The Desolation of Smaug irons out a lot of the issues that the first one had, it still branches out and delves deeper into the dark machinations that would eventually lead to the events of LOTR but it also wisely dedicates a lot of time to character, giving us a far clearer picture of the dwarf company as well as a closer look at some of the more incidental characters from the book, like Bard (played skilfully by Luke Evans, making no effort to tone down his Welshness). As such, the plot fills out the time well and never drags or rushes, all the dialogue sequences and set pieces are distinct and memorable, not to mention gripping.
The aesthetic still carries over from the first film but I take less of an issue with it now, it’s still glossy and cartoonish but that makes a certain amount of sense, it doesn’t mean it isn’t the same world, we’re just looking at it through a different lens. As a matter of fact the only real issues I have with this film stem from the fact that I know the novel really well, a few times I found myself trying to pre-empt narrative beats.
I actually kind of envy anybody who goes into this film cold because it’s going to grab hold of them from minute one. There is an ever-present sense of looming peril and mounting intrigue as more layers are painted on and more creatures and locations are brought to life. The dark, treacherous forest of Mirkwood is particularly memorable, partly for the hallucinogenic effect it has on the dwarves and partly for the decidedly unfriendly things that inhabit it. Martin Freeman knocks it out of the park again, providing us with a braver, more measured Bilbo who is already contending with the consuming properties of the ring. Ian McKellen is a foregone conclusion and the dwarves are almost uniformly improved, with Aidan Turner’s Kili and Ken Stott’s Balin enjoying increased spotlight focus. Lee Pace makes an appropriately slimy Thranduil and Evangeline Lilly has a career high performance as the new-for-the-film elf Tauriel, creating a clever plot strand that serves to better tie the events of this film with events forthcoming. The star of the film however is the titular Smaug, enlivened with a glazing, almost seductive drawl eminent of Shere Khan or Scar provided by Benedict Cumberbatch.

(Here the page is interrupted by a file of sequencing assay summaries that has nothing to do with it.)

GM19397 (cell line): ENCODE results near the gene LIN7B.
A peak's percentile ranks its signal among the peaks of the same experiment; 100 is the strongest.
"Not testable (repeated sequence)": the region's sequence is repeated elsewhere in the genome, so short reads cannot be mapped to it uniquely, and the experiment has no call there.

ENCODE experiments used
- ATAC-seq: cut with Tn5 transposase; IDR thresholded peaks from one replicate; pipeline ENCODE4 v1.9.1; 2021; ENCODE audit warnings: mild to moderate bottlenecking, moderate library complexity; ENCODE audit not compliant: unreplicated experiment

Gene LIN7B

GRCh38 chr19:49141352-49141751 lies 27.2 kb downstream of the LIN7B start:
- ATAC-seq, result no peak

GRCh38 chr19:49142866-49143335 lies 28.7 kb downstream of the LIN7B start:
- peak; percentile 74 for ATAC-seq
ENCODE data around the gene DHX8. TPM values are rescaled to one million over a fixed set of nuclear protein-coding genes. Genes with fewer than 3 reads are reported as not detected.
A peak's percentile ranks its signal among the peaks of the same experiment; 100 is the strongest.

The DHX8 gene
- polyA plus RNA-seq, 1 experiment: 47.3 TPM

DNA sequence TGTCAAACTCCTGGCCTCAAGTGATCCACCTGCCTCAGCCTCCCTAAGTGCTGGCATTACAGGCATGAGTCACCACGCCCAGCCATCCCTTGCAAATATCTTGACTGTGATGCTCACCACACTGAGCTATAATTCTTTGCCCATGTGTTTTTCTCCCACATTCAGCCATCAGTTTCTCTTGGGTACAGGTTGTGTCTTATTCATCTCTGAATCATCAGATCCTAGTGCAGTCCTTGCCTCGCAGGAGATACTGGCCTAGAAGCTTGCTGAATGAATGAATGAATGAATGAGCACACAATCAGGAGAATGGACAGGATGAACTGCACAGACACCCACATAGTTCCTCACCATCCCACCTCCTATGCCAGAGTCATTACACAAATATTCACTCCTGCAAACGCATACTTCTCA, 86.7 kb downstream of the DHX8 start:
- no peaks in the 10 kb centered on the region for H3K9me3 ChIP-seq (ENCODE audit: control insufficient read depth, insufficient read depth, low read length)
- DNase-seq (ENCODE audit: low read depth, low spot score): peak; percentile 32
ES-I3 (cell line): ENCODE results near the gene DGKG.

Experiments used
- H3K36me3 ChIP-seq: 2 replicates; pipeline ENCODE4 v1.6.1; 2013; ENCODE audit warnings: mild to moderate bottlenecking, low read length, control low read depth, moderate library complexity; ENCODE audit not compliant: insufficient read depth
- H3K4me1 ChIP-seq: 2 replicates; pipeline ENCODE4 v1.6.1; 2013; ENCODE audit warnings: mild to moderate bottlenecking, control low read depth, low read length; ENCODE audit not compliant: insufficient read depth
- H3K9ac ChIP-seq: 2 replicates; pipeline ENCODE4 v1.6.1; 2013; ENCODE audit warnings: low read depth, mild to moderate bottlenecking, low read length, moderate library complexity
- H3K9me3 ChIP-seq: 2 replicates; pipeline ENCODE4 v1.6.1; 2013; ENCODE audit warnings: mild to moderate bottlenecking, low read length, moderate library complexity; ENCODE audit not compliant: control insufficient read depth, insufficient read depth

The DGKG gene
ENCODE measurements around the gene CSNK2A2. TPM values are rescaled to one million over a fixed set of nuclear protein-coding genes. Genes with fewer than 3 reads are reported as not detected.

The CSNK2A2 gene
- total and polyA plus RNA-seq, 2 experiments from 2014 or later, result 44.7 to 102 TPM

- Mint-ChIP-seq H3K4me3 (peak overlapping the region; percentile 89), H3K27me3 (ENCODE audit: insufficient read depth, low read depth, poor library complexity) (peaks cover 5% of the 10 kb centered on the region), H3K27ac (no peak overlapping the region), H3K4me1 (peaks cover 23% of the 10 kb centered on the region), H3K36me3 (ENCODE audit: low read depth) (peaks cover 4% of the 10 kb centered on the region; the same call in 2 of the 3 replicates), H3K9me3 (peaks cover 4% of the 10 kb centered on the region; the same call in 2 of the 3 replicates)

It would have been so easy to cast Smaug as a malevolent, un-knowable evil akin to Sauron but Jackson took the smarter route and gave us the Smaug I’d always imagined, a pompous, fat, arrogant narcissist. He spends much of his wonderful verbal confrontation with Bilbo bragging about how he knew the dwarves would come and how nobody could ever outsmart him. We’ve had plenty of cinematic experience with dragons that breath fire, but this is the first one we’ve seen blow so much hot air.
This film represents The Hobbit film series emerging from uncertainty and becoming something solid and easy to grasp, something sure of itself. Gone are the experiments with frame-rate and the unhappy marriage of overbearing CGI and what appeared to be aerial shots from a New Zealand tourist agency advert. This is a potent, confident addition to the cannon of Tolkien-by-way-of-Jackson that will captivate fans of the source material and grab the layman by the balls. I can’t wait to see how the final installment turns out.
Some of the coverage you find on Cultured Vultures contains affiliate links, which provide us with small commissions based on purchases made from visiting our site. We cover gaming news, movie reviews, wrestling and much more.